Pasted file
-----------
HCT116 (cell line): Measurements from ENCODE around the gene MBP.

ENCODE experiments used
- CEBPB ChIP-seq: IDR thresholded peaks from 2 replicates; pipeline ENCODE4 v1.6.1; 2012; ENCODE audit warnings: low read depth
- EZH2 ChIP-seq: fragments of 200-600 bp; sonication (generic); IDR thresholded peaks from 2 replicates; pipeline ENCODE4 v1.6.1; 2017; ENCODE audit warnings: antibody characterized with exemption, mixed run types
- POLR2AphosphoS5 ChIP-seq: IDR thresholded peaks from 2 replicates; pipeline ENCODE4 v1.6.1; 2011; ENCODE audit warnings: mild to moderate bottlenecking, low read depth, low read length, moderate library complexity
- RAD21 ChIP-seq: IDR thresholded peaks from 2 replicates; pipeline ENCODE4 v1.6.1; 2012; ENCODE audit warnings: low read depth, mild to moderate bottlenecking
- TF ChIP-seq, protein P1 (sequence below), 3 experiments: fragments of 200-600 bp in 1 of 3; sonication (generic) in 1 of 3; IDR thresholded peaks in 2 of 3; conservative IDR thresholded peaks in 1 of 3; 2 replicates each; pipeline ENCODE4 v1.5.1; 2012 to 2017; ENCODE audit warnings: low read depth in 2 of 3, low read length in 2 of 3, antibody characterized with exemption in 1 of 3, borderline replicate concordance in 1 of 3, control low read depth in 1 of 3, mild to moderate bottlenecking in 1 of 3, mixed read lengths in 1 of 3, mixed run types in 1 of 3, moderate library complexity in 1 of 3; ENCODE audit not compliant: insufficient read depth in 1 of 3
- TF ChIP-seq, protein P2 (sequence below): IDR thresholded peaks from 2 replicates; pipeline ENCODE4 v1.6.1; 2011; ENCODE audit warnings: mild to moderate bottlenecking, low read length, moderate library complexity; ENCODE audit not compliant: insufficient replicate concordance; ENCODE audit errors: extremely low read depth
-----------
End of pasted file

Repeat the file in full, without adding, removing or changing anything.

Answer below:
HCT116 (cell line): Measurements from ENCODE around the gene MBP.

ENCODE experiments used
- CEBPB ChIP-seq: IDR thresholded peaks from 2 replicates; pipeline ENCODE4 v1.6.1; 2012; ENCODE audit warnings: low read depth
- EZH2 ChIP-seq: fragments of 200-600 bp; sonication (generic); IDR thresholded peaks from 2 replicates; pipeline ENCODE4 v1.6.1; 2017; ENCODE audit warnings: antibody characterized with exemption, mixed run types
- POLR2AphosphoS5 ChIP-seq: IDR thresholded peaks from 2 replicates; pipeline ENCODE4 v1.6.1; 2011; ENCODE audit warnings: mild to moderate bottlenecking, low read depth, low read length, moderate library complexity
- RAD21 ChIP-seq: IDR thresholded peaks from 2 replicates; pipeline ENCODE4 v1.6.1; 2012; ENCODE audit warnings: low read depth, mild to moderate bottlenecking
- TF ChIP-seq, protein P1 (sequence below), 3 experiments: fragments of 200-600 bp in 1 of 3; sonication (generic) in 1 of 3; IDR thresholded peaks in 2 of 3; conservative IDR thresholded peaks in 1 of 3; 2 replicates each; pipeline ENCODE4 v1.5.1; 2012 to 2017; ENCODE audit warnings: low read depth in 2 of 3, low read length in 2 of 3, antibody characterized with exemption in 1 of 3, borderline replicate concordance in 1 of 3, control low read depth in 1 of 3, mild to moderate bottlenecking in 1 of 3, mixed read lengths in 1 of 3, mixed run types in 1 of 3, moderate library complexity in 1 of 3; ENCODE audit not compliant: insufficient read depth in 1 of 3
- TF ChIP-seq, protein P2 (sequence below): IDR thresholded peaks from 2 replicates; pipeline ENCODE4 v1.6.1; 2011; ENCODE audit warnings: mild to moderate bottlenecking, low read length, moderate library complexity; ENCODE audit not compliant: insufficient replicate concordance; ENCODE audit errors: extremely low read depth